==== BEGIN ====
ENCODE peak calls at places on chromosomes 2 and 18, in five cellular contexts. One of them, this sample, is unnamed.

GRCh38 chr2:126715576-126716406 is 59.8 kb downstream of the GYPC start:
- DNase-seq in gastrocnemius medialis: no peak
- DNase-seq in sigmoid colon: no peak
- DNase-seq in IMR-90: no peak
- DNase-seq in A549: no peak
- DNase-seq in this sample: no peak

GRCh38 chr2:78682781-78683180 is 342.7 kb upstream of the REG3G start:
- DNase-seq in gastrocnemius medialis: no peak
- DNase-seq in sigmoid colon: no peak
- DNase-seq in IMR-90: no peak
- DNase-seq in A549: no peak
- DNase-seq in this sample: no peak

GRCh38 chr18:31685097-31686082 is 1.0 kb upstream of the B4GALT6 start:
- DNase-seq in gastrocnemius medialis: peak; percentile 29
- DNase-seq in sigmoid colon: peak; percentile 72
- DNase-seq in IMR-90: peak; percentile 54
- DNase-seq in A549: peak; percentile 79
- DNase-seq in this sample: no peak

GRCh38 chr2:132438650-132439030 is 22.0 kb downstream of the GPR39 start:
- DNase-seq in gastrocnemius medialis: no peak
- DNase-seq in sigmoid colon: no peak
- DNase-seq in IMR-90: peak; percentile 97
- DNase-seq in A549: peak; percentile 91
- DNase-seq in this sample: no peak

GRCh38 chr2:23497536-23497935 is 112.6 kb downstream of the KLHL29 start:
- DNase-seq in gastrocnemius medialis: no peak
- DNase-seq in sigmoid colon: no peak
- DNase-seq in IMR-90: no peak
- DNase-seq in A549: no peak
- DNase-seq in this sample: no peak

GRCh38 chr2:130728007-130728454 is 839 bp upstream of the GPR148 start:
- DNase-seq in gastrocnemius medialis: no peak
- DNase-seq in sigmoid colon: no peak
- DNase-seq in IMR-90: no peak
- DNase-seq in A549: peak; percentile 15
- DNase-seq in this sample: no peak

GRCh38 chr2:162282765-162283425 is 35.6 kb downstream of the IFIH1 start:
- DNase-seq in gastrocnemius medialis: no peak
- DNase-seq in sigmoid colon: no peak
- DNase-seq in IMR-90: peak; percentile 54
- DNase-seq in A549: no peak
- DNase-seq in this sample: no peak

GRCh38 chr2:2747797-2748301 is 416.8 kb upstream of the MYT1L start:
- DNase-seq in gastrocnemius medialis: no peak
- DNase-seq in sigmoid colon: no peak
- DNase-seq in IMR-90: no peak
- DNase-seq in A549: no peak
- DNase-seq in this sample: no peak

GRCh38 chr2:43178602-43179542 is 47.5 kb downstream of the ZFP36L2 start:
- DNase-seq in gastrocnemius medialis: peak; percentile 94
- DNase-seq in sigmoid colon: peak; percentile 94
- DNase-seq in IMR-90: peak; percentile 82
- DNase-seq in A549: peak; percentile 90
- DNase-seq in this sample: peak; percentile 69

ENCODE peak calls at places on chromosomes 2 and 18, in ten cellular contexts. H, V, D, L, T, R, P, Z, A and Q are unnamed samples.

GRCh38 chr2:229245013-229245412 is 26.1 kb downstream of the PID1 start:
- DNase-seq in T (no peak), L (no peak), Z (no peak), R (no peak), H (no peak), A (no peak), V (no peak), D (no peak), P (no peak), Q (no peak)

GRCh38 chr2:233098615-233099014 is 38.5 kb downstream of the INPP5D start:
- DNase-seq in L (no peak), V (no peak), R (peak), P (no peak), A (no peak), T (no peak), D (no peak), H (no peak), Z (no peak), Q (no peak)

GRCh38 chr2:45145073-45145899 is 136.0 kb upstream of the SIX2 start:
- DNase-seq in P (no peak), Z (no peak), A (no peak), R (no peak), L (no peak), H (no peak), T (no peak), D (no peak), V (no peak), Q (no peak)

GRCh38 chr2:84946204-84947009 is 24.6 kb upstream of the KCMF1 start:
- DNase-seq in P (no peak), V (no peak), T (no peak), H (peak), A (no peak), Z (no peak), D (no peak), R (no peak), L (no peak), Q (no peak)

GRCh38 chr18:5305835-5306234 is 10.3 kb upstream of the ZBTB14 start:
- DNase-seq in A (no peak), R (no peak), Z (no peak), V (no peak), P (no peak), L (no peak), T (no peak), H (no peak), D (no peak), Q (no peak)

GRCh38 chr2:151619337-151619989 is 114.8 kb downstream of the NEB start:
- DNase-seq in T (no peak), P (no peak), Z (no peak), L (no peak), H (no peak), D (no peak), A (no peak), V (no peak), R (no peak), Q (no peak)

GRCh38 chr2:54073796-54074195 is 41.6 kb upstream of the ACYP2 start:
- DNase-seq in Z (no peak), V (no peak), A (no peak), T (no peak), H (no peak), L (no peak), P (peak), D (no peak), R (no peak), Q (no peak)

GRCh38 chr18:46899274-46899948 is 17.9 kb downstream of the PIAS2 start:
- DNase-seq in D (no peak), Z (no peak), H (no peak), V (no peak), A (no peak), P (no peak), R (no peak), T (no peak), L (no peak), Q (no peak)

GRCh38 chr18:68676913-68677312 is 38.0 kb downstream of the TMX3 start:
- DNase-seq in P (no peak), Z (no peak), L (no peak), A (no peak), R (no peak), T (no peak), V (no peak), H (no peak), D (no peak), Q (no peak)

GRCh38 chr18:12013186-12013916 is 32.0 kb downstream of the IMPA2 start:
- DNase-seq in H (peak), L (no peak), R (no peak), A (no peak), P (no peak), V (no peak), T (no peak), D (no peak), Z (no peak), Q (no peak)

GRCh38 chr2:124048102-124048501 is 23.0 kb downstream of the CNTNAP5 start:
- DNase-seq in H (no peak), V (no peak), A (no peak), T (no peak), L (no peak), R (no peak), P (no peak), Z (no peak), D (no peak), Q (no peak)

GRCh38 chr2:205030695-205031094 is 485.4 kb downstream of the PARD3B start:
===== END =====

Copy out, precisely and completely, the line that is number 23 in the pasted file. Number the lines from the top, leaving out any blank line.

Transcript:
- DNase-seq in IMR-90: peak; percentile 97